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46 of 50 people found the following review helpful By Louise Dana on December 21, 1999
Format: Paperback
Foucault traces the history of the prison system and the fundamental change in punishment that took place in the seventeenth century from retributive punishment of criminals, 'supplice,' to the rehabilitation of delinquents. Foucault is concerned with this change as it demonstrates something pervasive and not just exclusive to the prison system--normalization, or socialization. All the silly little things done in schools, for instance, you will see in quite a different light after reading this book. It's one of those books that--well, at the risk of sounding supremely cornball, will open your mind. All mind-opening books are painful, though, and this is definitely a painful read, mainly thanks to Foucault's _terrible_ writing style. Apparently he wrote it in two days straight with the aid of way too much coffee. (This is partly the translator's fault--other translator's version are a [slight] improvement, and when Foucault wrote in English he did a better job than any of his translators. Slightly better, that is.) Be prepared for sentences within sentences within sentences within sentences within sentences, none of which are marked off by parentheses or dashes. Foucault uses commas very, very lavishly, as some sort of all-purpose punctuation mark, and shies away from periods as if they were the Plague. Eventually, you get used to it, though, and the content is actually worth it.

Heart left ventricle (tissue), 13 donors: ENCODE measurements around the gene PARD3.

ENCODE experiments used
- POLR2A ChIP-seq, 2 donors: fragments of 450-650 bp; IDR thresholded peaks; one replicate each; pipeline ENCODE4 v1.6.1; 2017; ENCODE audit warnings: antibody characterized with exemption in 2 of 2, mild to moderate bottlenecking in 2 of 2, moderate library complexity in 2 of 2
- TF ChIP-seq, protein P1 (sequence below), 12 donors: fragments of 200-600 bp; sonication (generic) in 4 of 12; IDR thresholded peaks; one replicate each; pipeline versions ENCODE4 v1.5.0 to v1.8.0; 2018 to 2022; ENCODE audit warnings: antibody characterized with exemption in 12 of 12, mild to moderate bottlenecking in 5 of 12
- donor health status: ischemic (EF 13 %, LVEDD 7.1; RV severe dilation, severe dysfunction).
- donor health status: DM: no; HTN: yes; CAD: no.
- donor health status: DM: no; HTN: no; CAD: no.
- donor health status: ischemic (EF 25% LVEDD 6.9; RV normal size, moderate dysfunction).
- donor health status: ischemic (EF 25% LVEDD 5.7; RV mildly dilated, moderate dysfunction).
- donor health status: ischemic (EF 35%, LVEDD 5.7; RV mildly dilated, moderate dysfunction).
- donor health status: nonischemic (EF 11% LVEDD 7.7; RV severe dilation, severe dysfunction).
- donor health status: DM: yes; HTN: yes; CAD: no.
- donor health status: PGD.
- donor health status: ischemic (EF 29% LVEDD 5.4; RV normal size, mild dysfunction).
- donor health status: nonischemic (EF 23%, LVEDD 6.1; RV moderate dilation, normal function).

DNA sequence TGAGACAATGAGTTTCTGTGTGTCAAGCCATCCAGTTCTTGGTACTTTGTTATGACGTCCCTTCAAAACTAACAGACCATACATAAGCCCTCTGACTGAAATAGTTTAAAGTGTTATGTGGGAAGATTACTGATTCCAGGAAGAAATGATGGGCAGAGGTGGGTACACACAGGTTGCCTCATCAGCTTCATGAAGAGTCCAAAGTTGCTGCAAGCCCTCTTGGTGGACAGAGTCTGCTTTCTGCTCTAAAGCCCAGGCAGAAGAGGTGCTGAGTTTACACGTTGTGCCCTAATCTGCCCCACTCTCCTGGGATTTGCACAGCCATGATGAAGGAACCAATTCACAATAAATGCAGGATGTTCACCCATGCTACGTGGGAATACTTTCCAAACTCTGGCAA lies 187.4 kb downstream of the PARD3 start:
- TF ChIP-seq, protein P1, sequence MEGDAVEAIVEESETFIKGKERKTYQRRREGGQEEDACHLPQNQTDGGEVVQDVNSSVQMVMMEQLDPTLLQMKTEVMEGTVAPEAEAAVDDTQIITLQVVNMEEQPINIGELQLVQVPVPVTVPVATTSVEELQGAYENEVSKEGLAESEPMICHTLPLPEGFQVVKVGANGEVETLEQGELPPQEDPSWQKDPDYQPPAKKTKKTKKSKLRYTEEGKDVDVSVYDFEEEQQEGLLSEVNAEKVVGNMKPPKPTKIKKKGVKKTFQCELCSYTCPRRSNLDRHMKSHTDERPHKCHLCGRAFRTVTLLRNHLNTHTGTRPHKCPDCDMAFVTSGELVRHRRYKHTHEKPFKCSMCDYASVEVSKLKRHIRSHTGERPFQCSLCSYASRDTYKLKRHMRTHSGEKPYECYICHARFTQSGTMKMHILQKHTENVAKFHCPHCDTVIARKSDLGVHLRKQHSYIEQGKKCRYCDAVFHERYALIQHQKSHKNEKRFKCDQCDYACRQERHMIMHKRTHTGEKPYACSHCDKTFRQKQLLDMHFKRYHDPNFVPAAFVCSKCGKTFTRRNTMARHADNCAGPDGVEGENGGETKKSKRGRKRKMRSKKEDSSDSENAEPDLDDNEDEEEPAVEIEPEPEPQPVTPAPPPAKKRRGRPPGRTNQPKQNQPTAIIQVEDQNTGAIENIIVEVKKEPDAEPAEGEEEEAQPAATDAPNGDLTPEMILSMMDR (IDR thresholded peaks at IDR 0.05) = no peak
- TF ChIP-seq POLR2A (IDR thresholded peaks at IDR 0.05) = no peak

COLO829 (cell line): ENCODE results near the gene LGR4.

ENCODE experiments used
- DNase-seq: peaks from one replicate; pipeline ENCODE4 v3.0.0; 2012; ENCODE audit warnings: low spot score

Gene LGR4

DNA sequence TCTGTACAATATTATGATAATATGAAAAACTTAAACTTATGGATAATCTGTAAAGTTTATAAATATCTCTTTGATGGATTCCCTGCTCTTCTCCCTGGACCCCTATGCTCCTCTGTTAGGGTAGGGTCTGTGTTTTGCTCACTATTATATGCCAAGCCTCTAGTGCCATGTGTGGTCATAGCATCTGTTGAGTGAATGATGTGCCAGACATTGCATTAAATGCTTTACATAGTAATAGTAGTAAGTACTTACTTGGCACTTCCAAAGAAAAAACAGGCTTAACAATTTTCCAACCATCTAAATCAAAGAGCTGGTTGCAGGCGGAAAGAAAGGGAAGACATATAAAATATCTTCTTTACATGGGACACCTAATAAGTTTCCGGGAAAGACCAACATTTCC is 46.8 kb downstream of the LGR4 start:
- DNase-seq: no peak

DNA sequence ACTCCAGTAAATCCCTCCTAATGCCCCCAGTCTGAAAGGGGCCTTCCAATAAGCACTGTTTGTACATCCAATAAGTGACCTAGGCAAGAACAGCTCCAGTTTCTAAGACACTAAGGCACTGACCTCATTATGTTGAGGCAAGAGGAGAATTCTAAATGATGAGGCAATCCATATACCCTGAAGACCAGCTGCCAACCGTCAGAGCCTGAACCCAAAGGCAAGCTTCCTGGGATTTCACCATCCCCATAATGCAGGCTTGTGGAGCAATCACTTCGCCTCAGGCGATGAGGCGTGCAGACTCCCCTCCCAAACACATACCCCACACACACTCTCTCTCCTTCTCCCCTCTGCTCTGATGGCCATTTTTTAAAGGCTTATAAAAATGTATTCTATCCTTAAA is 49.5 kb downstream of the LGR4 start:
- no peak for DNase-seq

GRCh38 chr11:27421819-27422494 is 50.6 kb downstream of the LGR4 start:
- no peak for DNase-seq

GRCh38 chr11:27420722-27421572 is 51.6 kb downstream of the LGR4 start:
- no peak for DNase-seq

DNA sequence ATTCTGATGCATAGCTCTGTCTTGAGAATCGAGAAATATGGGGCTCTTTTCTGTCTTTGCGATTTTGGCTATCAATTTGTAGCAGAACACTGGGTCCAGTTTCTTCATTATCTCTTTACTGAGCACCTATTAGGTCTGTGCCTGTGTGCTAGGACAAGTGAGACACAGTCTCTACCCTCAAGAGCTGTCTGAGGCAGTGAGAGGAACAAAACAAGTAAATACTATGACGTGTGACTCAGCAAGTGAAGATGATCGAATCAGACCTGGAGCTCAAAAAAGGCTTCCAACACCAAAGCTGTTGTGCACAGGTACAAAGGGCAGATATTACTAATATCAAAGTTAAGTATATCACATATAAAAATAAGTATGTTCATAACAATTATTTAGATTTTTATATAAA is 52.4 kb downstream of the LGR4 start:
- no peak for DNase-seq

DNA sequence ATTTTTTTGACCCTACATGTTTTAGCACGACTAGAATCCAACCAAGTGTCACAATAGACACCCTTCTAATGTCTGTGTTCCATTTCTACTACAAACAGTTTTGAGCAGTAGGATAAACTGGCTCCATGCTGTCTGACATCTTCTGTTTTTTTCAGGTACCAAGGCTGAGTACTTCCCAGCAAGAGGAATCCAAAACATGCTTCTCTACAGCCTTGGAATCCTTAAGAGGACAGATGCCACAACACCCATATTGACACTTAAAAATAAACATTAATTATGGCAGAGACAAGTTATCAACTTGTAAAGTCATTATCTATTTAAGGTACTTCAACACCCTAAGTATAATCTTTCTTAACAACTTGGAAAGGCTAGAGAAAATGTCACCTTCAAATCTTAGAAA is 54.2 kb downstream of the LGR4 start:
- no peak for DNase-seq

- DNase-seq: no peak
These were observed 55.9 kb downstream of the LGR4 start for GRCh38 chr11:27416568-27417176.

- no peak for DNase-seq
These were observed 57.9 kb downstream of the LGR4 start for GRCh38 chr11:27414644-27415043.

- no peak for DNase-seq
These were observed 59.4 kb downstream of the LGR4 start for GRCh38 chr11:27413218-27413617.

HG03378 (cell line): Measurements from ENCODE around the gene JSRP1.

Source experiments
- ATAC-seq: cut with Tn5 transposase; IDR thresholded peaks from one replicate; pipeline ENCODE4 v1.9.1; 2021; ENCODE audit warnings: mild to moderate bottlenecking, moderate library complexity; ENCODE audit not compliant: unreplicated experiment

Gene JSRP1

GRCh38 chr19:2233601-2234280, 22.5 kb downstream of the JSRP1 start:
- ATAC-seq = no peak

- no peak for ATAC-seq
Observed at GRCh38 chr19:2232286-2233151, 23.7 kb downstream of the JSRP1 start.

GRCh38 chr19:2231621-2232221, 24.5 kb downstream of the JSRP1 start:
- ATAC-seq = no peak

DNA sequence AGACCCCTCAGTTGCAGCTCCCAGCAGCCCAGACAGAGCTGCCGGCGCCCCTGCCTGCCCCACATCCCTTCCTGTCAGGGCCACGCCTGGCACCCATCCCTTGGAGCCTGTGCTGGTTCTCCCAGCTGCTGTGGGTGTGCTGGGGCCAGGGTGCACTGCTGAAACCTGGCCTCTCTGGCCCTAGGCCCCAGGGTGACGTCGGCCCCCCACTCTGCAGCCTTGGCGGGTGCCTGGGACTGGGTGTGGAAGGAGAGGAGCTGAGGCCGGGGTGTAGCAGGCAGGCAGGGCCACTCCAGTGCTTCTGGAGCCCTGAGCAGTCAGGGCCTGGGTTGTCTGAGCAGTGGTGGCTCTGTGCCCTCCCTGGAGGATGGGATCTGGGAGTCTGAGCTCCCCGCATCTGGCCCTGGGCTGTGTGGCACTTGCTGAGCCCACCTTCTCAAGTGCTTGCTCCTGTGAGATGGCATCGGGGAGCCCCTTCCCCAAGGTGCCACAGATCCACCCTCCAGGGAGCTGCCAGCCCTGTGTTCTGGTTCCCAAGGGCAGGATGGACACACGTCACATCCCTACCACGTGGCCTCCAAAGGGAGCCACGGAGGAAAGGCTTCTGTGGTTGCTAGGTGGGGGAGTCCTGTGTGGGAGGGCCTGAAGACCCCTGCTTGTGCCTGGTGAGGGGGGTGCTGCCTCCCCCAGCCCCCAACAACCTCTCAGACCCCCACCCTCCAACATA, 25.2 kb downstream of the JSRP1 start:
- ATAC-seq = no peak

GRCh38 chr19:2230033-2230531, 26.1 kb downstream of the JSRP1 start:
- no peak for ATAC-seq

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43 of 49 people found the following review helpful By Juan Valdez VI on February 17, 2005
Format: Paperback
Reviewers are right about this book tracing the origins of the modern surveillance state back to the birth of the modern prison system but they are not mentioning the prime motive for this that Foucault points to: profit and capitalism. With the rise of industrial society it was more important to regiment and discipline the masses than 'off with their head' or hands. The panopticon prison idea was taken to the factory and service industry by industial giants like Carnegie and Rockefeller and the fruits of this profitable perversion can be seen all over society today: delivery drivers monitored throughout the day by GPS, social security cards, public schooling (founded by the same industrial giants) intellectual and psychological grading, job placement and conformity, credit ratings, licences needed to do everything but go to the bathroom, a growing snitch culture...Foucault's major thesis is that surveillance (discipline) aids profit and any deviation from profit leads to state-sanctioned punishment in the form of increased surveillance. As industry and profits increase so will the surveillance and discipline that make it run smoothly. Every facet of modern society works to this end. The irony is, as techno-pundits like McCluhan later pointed out, in the modern world the prisoner with a tv set has as much denatured freedom as the tycoon in his guarded estate and they enjoy a lot of the same things in a world where pleasure is increasingly programmed and vicarious; in a world that has turned from the moral order to the profit order, where bad credit today is the profit order version of the ancient moral order idea of excommunication. Everything that stands in the way of the profit order, whether it be an idea, person, religion, or country is attacked.Read more ›